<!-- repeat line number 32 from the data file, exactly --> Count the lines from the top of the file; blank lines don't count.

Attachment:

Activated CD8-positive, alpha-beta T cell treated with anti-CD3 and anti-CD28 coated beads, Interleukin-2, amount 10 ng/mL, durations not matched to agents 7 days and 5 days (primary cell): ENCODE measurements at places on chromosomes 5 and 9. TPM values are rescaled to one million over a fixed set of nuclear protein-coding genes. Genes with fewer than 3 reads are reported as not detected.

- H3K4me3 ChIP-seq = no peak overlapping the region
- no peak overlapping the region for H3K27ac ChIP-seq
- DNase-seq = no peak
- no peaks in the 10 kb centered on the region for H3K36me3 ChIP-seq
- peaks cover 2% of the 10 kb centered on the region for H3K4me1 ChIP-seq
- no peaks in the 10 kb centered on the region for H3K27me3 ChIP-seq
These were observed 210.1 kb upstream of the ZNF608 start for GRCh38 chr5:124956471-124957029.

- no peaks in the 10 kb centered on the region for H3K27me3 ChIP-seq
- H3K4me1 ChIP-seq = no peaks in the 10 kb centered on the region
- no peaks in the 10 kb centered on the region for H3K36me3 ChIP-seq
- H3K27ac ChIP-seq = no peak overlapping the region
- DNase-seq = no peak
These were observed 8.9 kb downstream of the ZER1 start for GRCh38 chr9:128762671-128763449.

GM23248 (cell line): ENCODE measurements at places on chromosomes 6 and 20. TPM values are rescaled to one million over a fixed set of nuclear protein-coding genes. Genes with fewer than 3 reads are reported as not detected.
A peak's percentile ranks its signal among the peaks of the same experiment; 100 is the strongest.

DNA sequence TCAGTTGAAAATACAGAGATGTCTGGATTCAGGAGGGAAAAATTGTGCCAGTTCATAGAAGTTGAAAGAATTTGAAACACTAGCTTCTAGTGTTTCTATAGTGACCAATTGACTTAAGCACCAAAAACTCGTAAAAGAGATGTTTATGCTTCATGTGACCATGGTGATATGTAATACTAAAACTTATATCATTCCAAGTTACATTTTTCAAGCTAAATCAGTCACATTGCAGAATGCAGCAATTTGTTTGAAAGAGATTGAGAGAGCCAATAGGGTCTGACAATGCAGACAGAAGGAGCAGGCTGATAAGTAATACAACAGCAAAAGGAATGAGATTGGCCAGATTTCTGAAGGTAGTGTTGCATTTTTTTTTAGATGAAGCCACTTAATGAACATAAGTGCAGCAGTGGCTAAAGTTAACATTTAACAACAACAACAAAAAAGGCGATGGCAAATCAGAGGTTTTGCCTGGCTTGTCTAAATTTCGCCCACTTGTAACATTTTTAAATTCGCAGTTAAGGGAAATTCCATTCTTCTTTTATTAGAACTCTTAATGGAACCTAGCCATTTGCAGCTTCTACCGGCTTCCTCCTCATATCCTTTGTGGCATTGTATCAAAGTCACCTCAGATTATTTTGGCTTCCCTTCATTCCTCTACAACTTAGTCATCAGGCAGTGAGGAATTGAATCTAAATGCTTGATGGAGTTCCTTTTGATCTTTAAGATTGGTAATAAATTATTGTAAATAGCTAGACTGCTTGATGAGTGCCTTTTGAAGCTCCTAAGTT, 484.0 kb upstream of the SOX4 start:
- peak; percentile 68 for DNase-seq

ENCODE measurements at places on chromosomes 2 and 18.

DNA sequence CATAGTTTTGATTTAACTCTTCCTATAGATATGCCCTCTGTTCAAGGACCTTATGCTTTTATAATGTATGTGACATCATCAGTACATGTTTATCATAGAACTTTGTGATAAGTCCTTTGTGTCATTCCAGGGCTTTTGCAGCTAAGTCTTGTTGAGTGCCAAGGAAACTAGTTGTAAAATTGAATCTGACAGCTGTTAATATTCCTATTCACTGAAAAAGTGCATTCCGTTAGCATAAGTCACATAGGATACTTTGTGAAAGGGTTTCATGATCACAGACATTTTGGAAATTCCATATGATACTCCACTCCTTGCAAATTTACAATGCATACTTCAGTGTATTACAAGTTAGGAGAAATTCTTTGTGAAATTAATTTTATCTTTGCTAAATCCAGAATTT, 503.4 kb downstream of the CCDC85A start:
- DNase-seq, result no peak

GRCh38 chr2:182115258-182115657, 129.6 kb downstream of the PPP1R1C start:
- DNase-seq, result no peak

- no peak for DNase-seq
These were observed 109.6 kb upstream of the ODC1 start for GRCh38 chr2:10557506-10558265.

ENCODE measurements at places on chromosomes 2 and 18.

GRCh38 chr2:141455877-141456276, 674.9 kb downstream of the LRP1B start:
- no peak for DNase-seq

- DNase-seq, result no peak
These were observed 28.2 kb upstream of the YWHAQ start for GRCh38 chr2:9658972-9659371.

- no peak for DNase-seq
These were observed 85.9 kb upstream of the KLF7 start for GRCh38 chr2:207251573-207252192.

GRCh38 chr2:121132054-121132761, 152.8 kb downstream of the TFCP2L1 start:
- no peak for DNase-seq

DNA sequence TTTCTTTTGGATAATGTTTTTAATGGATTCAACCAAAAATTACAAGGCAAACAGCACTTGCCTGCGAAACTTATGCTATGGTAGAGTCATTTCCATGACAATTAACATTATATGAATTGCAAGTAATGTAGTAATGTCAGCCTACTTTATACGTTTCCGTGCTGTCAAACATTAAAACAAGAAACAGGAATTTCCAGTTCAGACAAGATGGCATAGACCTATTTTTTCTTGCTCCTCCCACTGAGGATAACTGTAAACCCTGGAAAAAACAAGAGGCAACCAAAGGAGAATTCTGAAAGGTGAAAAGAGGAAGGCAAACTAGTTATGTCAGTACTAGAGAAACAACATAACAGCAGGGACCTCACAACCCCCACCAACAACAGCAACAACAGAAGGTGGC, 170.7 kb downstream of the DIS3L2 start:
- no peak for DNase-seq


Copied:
These were observed 85.9 kb upstream of the KLF7 start for GRCh38 chr2:207251573-207252192.